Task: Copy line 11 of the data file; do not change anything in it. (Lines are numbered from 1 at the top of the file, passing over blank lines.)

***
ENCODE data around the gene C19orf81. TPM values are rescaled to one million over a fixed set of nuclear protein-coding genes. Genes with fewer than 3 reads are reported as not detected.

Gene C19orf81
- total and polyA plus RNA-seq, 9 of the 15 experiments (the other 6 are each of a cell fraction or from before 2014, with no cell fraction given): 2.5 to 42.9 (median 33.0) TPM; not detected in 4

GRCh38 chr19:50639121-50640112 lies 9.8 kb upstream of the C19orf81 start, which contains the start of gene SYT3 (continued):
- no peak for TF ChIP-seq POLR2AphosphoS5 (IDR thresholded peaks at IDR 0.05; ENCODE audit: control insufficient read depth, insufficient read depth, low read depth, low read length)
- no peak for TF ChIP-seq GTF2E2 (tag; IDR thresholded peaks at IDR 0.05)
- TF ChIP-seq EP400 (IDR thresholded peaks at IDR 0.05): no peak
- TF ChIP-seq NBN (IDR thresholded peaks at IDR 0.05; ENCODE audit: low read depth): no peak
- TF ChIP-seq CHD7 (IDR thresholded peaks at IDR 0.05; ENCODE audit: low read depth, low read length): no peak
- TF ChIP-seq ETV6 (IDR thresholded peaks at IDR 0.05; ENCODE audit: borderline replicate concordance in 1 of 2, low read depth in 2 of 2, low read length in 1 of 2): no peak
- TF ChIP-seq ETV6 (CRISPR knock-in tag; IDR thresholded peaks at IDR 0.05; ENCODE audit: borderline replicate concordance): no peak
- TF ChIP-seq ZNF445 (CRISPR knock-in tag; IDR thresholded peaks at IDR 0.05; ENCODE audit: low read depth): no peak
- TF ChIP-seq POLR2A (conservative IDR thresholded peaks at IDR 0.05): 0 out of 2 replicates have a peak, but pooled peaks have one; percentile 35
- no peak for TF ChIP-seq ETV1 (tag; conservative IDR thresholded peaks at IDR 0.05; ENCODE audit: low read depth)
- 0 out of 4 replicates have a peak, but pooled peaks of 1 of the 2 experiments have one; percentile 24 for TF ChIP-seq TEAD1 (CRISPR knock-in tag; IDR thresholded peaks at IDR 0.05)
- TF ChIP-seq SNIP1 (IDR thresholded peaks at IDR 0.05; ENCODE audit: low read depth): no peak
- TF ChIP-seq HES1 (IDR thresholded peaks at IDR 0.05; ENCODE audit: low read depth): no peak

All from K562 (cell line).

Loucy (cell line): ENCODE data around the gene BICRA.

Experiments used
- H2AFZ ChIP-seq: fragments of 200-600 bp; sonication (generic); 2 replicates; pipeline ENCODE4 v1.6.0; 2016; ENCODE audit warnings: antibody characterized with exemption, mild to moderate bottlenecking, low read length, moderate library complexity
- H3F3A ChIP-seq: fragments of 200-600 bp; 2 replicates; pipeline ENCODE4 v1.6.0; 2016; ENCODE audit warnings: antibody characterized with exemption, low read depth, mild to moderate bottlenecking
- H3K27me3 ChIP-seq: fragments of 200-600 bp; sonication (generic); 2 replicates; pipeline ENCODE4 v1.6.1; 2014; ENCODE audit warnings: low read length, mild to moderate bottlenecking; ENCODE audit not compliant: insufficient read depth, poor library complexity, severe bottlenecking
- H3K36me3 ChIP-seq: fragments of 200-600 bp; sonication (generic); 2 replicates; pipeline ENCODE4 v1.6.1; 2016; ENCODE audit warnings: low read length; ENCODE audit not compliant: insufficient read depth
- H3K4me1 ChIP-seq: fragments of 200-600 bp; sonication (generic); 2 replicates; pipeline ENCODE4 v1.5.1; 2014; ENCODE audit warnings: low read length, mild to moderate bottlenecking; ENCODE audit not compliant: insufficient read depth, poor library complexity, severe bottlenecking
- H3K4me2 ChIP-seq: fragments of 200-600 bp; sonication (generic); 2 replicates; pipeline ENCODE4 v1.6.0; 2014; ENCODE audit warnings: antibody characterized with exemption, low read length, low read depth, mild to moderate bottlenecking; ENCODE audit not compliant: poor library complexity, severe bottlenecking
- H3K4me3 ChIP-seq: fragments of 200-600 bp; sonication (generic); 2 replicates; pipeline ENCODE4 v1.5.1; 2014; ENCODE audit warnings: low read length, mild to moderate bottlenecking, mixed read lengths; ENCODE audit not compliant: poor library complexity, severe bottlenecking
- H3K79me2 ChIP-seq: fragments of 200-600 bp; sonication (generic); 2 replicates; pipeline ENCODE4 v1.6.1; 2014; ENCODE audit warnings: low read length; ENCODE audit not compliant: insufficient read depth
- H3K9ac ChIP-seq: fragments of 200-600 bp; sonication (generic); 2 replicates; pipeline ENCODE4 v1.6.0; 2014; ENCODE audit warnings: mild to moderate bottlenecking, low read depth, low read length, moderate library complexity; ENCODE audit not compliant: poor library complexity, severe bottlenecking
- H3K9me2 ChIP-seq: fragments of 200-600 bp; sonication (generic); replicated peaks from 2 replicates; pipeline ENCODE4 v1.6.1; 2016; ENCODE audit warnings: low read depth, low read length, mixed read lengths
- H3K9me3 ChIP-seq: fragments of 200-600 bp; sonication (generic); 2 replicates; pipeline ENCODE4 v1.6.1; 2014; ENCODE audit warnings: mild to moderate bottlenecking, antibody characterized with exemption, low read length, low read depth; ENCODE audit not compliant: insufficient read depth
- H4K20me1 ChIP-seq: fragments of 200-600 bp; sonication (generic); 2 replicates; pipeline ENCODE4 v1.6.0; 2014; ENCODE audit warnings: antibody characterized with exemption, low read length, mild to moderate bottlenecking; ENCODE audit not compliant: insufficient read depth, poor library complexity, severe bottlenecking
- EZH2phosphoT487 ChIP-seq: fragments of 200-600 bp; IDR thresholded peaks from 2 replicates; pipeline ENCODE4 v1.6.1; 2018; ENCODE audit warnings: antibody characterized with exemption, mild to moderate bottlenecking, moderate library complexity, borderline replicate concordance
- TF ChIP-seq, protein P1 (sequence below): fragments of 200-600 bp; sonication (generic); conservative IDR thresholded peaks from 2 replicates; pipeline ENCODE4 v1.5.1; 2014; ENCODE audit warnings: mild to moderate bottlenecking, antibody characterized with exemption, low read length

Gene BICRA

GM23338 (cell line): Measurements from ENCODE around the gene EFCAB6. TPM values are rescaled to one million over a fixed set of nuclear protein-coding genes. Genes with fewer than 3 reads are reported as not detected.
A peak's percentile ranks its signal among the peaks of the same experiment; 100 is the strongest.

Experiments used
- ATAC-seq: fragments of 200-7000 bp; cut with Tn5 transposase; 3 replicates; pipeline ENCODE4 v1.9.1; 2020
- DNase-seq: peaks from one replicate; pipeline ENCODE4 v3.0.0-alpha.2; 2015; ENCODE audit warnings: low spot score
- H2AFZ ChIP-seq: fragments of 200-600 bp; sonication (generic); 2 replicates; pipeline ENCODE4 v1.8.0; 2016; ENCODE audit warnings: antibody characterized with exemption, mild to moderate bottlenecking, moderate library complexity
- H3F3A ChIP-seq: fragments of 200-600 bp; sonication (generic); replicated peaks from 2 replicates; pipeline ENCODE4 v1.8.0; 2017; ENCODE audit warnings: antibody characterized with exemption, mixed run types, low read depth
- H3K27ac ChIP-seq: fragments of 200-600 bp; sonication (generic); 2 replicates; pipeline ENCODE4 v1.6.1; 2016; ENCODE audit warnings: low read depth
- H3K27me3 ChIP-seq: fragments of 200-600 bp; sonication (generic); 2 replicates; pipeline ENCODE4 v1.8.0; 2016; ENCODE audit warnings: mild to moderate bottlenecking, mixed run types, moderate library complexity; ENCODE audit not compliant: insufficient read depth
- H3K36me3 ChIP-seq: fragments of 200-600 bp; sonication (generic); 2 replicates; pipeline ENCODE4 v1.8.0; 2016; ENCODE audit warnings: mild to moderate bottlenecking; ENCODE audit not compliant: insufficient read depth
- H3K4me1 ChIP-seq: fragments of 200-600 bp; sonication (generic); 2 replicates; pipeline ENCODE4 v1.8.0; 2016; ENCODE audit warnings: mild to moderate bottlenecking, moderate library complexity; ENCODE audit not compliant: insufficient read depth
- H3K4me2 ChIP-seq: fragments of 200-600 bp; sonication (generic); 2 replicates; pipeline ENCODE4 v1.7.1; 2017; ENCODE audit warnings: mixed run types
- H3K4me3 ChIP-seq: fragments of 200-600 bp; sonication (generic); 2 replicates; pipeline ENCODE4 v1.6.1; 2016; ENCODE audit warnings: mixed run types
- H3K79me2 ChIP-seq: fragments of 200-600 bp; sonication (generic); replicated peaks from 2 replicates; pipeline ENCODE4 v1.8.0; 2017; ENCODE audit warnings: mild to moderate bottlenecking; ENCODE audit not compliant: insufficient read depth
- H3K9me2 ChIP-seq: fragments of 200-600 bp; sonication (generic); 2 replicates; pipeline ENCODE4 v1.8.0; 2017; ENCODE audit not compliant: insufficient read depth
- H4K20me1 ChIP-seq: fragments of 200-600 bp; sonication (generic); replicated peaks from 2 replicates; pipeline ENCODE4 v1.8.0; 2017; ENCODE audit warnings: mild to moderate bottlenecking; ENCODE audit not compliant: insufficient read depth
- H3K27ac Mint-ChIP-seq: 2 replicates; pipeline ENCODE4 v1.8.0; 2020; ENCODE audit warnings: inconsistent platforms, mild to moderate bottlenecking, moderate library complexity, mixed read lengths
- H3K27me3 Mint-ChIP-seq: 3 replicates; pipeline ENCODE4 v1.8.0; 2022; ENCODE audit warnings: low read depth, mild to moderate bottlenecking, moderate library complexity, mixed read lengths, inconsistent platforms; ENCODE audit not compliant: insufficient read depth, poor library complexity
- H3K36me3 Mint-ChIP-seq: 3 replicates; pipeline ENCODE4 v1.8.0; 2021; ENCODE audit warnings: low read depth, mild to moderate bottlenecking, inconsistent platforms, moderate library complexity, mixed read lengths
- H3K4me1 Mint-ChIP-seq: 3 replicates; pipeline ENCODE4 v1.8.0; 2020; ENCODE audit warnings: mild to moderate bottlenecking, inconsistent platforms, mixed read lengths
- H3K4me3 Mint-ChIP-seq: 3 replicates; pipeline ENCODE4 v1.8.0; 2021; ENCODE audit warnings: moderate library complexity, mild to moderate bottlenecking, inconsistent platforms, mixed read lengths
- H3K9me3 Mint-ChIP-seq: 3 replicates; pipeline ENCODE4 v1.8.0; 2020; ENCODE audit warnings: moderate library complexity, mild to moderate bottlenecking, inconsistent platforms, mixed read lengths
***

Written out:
- TF ChIP-seq ETV6 (CRISPR knock-in tag; IDR thresholded peaks at IDR 0.05; ENCODE audit: borderline replicate concordance): no peak